Branson’s Virgin Gaming expands video game betting with Electronic Arts deal

TAGs: Electronic Arts, Madden NFL 11, virgin gaming, xbox360

Virgin-Gaming-Electronic-ArtsVirgin Gaming, a Toronto-based division of Sir Richard Branson’s Virgin brand, has struck a deal with video game developers Electronic Arts (EA) to allow PS3 and Xbox players to wager on the outcome of online competitions. Virgin Gaming claims to have already signed up 170k users in over 30 countries, but becoming the official worldwide provider of online tournaments for EA makes this “the biggest deal that we’ve ever had” according to Virgin Gaming’s president William Levy.

Virgin Gaming members currently use Paypal or credit cards to pay entry fees ranging from $10 to $1,000 to participate in online multi-player video game tournaments organized by the company (and occasionally sponsored by outside firms, in which case, the entry fee is waived). The winners of these tournaments collect jackpots that can run into tens of thousands of dollars. But Virgin also allows gamers to organize their own tournaments, as well as directly challenge other subscribers to heads-up play.

It’s this last item that has the usual anti-gambling suspects accusing Virgin of “bridging the gap between online gaming and online gambling.” In its defense, Virgin claims to block underage players and puts a $500 weekly limit on players funding their accounts. If players wish to surpass this figure, they need to personally speak with a customer service rep. (For the record, the British Columbia Lottery Corporation’s online gambling site has a weekly limit of $9,999 – 20x that of Virgin’s, and $1 under the threshold for reporting such transactions to the federal government, a responsibility BCLC seems curiously keen on avoiding.)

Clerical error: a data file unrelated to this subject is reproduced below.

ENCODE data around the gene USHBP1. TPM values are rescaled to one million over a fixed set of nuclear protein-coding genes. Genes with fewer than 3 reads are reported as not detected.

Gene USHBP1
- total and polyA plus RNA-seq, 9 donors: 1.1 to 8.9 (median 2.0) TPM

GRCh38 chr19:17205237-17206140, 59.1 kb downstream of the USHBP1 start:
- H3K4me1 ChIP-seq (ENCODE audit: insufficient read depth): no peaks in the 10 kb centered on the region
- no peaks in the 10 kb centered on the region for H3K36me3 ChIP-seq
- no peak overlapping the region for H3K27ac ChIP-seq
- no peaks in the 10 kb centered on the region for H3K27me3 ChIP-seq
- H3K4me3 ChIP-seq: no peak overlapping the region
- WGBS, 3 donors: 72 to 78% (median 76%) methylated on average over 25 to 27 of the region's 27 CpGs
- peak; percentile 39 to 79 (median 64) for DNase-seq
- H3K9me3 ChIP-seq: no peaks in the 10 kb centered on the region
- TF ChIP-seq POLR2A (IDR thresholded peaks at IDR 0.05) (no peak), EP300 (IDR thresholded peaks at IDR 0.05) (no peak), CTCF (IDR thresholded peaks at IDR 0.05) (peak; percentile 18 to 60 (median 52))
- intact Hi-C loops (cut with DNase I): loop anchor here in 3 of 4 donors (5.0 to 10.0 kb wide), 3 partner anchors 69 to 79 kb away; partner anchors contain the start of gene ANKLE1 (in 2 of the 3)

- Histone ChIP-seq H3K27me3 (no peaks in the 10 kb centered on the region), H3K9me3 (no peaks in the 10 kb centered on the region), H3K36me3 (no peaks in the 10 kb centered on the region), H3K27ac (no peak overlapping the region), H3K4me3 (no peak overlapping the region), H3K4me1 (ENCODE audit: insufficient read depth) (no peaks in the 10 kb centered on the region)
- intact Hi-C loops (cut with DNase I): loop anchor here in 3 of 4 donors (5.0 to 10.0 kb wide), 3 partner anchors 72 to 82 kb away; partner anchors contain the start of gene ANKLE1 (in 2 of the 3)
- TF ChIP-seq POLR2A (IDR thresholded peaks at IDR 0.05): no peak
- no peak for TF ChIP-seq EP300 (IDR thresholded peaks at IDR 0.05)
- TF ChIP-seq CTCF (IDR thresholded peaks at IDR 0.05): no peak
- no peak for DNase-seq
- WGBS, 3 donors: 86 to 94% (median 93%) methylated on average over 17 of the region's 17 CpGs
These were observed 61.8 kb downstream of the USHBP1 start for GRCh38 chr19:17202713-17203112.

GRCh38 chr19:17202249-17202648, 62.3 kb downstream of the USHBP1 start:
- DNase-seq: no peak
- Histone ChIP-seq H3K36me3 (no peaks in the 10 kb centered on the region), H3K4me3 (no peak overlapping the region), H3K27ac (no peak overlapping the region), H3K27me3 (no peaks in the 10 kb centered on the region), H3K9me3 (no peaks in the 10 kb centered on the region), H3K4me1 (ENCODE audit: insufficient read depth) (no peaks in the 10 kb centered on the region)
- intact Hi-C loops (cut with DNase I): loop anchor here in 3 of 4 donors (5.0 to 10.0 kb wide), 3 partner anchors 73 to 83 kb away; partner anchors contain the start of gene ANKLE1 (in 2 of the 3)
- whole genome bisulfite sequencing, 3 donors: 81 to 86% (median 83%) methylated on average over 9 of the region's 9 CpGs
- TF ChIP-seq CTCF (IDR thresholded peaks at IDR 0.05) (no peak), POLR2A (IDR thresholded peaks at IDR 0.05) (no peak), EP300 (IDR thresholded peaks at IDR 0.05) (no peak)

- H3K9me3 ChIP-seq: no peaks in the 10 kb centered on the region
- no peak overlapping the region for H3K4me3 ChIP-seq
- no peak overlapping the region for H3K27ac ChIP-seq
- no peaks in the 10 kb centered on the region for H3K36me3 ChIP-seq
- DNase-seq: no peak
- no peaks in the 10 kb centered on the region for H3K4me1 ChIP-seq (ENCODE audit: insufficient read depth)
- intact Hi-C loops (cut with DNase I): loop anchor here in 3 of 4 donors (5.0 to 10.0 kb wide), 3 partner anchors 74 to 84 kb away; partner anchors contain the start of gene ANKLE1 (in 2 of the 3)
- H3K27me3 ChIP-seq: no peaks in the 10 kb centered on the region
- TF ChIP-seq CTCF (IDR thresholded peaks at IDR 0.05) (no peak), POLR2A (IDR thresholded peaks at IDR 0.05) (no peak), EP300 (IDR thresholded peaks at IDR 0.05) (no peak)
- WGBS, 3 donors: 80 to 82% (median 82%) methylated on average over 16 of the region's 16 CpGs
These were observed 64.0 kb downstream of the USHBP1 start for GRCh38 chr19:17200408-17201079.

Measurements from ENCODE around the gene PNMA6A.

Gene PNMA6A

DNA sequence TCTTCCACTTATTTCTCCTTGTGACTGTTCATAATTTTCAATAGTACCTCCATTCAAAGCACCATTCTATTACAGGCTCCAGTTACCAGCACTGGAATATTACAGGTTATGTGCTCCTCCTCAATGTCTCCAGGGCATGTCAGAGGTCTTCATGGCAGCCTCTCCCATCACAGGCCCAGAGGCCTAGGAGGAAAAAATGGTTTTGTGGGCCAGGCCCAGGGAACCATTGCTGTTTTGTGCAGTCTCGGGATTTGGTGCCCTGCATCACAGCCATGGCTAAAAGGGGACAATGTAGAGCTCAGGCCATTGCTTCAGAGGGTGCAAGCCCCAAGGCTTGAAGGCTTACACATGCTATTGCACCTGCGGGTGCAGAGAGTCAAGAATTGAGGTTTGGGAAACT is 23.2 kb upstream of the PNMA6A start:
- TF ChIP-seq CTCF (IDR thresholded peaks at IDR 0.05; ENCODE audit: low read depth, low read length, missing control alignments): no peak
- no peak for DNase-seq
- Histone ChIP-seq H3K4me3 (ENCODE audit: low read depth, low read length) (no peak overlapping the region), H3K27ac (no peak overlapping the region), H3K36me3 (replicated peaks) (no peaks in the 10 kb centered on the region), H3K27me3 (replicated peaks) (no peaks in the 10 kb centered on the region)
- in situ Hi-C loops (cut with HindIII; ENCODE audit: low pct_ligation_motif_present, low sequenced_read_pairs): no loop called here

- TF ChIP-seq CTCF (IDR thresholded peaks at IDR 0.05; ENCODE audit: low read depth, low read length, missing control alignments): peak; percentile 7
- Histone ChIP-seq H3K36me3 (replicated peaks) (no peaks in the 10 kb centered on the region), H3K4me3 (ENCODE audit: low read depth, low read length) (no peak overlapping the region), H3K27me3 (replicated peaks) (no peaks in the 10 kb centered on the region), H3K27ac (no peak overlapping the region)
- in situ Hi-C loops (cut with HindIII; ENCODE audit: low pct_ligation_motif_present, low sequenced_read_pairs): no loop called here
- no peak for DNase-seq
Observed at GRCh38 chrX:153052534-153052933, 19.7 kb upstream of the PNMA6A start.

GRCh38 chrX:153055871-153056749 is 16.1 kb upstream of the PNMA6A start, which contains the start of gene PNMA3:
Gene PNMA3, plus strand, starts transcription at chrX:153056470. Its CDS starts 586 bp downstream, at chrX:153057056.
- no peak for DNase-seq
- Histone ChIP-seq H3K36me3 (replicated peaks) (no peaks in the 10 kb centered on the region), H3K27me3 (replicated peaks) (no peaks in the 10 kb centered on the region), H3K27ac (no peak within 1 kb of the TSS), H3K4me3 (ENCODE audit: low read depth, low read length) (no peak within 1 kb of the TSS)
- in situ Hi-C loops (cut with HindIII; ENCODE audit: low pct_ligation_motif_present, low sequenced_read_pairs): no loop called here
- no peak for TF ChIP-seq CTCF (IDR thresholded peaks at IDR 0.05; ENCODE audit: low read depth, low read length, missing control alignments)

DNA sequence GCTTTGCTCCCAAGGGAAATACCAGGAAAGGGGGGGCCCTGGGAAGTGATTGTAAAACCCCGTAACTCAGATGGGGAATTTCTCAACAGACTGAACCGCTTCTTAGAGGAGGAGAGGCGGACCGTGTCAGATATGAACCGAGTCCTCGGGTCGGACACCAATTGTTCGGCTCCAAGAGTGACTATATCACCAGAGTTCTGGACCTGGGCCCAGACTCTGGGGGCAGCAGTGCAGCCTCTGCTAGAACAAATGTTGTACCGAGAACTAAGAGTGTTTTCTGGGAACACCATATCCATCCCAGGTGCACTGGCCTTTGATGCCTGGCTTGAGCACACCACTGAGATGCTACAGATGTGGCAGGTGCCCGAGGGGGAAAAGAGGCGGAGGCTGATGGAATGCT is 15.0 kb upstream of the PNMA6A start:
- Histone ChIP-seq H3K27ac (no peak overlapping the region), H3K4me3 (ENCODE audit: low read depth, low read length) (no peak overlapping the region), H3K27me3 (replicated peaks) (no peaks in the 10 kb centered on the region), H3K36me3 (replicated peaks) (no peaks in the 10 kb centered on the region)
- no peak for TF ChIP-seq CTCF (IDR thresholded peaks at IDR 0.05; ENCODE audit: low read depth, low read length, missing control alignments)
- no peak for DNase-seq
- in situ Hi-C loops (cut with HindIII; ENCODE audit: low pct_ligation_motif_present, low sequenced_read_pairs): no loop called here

So how will US authorities react to what is analogous to online poker – a verifiable game of skill being wagered on for real money? It will also be interesting to note the National Football League’s reaction to seeing its hallowed product (even the digitized version) associated with wagering outside Nevada. Will Sir Richard be the next English businessman plucked off a plane (presumably, a Virgin Atlantic one) when it dares touch down on American soil?


views and opinions expressed are those of the author and do not necessarily reflect those of